Scientists and physicians have tried countless methods to treat the nightmares, anxiety, and flashbacks of posttraumatic stress disorder (PTSD) in soldiers, from talk therapy to drugs designed to press the “delete” button on specific memories. Now, one group of researchers proposes another solution: Prevent the condition in the first place by predicting who is most likely to get it. In a new study, they say a 105-question survey already given to all U.S. soldiers may be able to do just that.
A drug that can reverse diabetes and obesity in mice may have an unexpected benefit: strengthening bones. Experiments with a compound called TNP (2,4,6-trinitrophenol, which is also known as picric acid), which researchers often use to study obesity and diabetes, show that in mice the therapy can promote the formation of new bone. That’s in contrast to many diabetes drugs currently in wide use that leave patients’ bones weaker.
→ Kala Pharmaceuticals has filed for an $86 million IPO, just weeks after the biotech reported positive top line data for a Phase III study of its lead ophthalmology drug KPI-121. In its S-1 the biotech — co-founded by MIT’s Bob Langer — says that it will file its first NDA before the end of this year, with another to follow in early 2018. And it’s in two more Phase III studies for dry eye disease with another formulation of the lead treatment.
Muck Rack makes it simple to find people, tweets, or articles that mention any name, keyword, company, hashtag etc. We've compiled this guide to help you make the most of your search.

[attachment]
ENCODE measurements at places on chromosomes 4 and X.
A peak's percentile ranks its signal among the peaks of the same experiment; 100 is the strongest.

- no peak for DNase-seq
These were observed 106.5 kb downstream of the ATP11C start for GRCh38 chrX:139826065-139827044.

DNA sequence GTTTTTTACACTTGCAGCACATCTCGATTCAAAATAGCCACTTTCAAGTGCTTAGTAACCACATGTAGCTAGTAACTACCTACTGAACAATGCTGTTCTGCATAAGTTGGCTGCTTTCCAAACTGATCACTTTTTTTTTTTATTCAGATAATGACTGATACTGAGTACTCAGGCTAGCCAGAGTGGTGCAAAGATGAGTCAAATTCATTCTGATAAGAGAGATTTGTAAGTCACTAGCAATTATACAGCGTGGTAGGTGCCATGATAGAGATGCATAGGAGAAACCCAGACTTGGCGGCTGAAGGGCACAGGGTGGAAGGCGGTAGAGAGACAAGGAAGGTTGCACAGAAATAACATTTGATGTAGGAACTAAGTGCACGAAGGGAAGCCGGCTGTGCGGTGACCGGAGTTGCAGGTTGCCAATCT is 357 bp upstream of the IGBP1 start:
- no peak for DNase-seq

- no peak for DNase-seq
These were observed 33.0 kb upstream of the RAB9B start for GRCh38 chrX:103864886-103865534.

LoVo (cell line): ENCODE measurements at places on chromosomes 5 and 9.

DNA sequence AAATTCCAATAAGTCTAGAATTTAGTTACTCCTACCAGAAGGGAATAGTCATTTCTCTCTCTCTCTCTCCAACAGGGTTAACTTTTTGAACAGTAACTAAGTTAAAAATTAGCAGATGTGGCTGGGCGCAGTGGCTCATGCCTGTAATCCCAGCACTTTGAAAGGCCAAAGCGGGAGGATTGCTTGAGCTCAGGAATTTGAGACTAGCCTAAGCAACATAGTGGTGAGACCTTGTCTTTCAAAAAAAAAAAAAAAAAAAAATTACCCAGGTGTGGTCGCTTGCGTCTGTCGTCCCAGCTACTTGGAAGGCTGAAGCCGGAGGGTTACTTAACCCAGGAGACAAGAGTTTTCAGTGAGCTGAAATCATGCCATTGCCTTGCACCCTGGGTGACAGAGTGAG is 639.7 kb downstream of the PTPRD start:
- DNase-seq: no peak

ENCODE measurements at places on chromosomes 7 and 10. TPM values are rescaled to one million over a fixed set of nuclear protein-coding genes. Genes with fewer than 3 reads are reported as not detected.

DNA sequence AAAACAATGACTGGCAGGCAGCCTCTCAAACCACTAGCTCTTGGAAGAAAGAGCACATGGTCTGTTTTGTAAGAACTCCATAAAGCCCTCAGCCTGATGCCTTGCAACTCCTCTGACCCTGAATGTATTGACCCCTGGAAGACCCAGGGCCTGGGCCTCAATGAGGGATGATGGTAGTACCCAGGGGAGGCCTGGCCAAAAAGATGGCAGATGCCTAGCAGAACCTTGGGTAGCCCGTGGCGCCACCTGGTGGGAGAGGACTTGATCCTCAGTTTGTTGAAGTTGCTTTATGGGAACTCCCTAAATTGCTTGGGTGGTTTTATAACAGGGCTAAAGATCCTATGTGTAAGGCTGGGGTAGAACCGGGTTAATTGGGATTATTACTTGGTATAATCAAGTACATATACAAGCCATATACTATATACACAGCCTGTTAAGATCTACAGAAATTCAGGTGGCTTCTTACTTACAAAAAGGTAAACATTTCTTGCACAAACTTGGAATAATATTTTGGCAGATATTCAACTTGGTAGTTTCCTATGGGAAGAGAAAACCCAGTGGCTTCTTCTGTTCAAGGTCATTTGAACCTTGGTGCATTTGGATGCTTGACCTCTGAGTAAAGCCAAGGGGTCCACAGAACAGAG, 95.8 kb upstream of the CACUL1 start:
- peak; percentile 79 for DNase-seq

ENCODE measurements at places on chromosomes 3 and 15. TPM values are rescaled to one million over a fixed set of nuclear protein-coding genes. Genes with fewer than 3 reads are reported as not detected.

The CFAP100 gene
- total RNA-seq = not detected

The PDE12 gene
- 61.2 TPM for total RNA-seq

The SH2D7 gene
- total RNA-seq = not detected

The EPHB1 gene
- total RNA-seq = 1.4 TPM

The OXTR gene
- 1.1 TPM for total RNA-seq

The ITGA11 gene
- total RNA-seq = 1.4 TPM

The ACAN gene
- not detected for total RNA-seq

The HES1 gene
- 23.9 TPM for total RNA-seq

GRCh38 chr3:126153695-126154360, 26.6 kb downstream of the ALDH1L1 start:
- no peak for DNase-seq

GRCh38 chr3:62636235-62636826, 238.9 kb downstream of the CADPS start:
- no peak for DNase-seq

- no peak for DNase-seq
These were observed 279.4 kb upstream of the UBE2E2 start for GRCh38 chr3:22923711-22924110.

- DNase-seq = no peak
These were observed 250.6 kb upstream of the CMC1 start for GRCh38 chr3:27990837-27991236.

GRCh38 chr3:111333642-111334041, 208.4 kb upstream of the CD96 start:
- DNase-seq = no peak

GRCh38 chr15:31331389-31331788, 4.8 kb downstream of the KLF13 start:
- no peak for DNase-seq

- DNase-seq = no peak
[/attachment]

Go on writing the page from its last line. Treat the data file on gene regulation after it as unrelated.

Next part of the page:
Selecting a term
Start searching tweets, articles from media outlets, articles mentioned in tweets, journalists'
names, titles and bios with some suggested searches:
Companies or Topics (e.g. iPhone, Microsoft)
Phrases (e.g. "cloud computing") — use quotes to keep the terms together
Twitter handles (e.g. @username) — returns those who have mentioned or replied to
Names (e.g. "David Pogue")
Hashtags (e.g. #sxsw, #london2012)
Bio details (e.g. vegan, Olympics, father)
Muck Rack's Advanced Search allows for many boolean operators.
Find results that mention multiple specified terms, use AND or
+. For example, ensure each result contains both Elon Musk and Mark Zuckerberg by
searching Musk AND Zuckerberg or Musk + Zuckerberg.
Use the operators OR or , to broaden your search when you'd like either of
multiple terms to appear in results. (This is the default behavior of our search when no operators
are used). For example, results will contain either cake or cookie by searching cake OR cookie or cake,cookie
Use NOT or - to subtract results from your search. For
example, searching Disney will yield results about the Walt Disney Company as well as Walt Disney
World Resort. To exclude mentions of Disney World, search for Disney -World or Disney
When using one of these operators with a phrase, enclose it in quotation marks. For example, you can
find results about smartphones excluding Apple's iPhone 4S by searching smartphone -"iPhone
Exact case matching or punctuation
If you're searching for a brand name or keyword that relies on specific punctuation marks or capitalization, you can
find results that match your exact query by adding matchcase: before the keyword you're searching for, like matchcase:E*TRADE .
Use parentheses to separate multiple
boolean phrases. For example, to find journalists talking about having fun in Disney World or
Disneyland, search for ("disney world" OR disneyland) AND fun.
An asterisk can be used to search for any variation of a root word truncated by the asterisk. For example, searching for admin* will return results for administrator, administration, administer, administered, etc.
A near operator is an AND operator where you can control the distance between the words. You can vary the distance the near operation uses by adding a forward slash and number (between 0-99) such as strawberries NEAR/10 "whipped cream", which means the strawberries must exist within 10 words of "whipped cream".